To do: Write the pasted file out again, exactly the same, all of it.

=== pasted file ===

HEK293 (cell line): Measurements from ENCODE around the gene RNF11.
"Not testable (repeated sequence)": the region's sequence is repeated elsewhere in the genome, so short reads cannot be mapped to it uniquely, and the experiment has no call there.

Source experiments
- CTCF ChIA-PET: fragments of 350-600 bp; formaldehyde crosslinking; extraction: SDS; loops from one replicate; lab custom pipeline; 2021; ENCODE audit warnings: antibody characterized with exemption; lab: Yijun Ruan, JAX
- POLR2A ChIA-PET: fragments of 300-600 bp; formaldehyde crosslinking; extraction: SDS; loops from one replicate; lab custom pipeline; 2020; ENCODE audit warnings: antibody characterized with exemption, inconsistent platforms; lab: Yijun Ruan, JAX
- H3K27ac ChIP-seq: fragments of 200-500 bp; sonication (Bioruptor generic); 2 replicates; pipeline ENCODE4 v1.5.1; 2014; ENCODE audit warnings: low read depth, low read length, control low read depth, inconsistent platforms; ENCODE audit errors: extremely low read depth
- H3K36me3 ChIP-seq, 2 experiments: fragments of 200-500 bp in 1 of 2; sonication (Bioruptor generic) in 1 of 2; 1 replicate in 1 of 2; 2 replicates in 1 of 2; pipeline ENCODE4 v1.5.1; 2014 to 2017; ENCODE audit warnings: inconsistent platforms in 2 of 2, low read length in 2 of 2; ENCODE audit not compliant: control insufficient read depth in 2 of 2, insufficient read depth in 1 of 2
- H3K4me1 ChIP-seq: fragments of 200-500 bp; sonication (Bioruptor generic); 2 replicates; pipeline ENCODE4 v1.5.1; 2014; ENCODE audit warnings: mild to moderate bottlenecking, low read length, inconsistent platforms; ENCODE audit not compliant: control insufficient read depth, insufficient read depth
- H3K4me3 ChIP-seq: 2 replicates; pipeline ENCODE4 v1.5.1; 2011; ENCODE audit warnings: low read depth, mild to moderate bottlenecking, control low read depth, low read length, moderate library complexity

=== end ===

HEK293 (cell line): Measurements from ENCODE around the gene RNF11.
"Not testable (repeated sequence)": the region's sequence is repeated elsewhere in the genome, so short reads cannot be mapped to it uniquely, and the experiment has no call there.

Source experiments
- CTCF ChIA-PET: fragments of 350-600 bp; formaldehyde crosslinking; extraction: SDS; loops from one replicate; lab custom pipeline; 2021; ENCODE audit warnings: antibody characterized with exemption; lab: Yijun Ruan, JAX
- POLR2A ChIA-PET: fragments of 300-600 bp; formaldehyde crosslinking; extraction: SDS; loops from one replicate; lab custom pipeline; 2020; ENCODE audit warnings: antibody characterized with exemption, inconsistent platforms; lab: Yijun Ruan, JAX
- H3K27ac ChIP-seq: fragments of 200-500 bp; sonication (Bioruptor generic); 2 replicates; pipeline ENCODE4 v1.5.1; 2014; ENCODE audit warnings: low read depth, low read length, control low read depth, inconsistent platforms; ENCODE audit errors: extremely low read depth
- H3K36me3 ChIP-seq, 2 experiments: fragments of 200-500 bp in 1 of 2; sonication (Bioruptor generic) in 1 of 2; 1 replicate in 1 of 2; 2 replicates in 1 of 2; pipeline ENCODE4 v1.5.1; 2014 to 2017; ENCODE audit warnings: inconsistent platforms in 2 of 2, low read length in 2 of 2; ENCODE audit not compliant: control insufficient read depth in 2 of 2, insufficient read depth in 1 of 2
- H3K4me1 ChIP-seq: fragments of 200-500 bp; sonication (Bioruptor generic); 2 replicates; pipeline ENCODE4 v1.5.1; 2014; ENCODE audit warnings: mild to moderate bottlenecking, low read length, inconsistent platforms; ENCODE audit not compliant: control insufficient read depth, insufficient read depth
- H3K4me3 ChIP-seq: 2 replicates; pipeline ENCODE4 v1.5.1; 2011; ENCODE audit warnings: low read depth, mild to moderate bottlenecking, control low read depth, low read length, moderate library complexity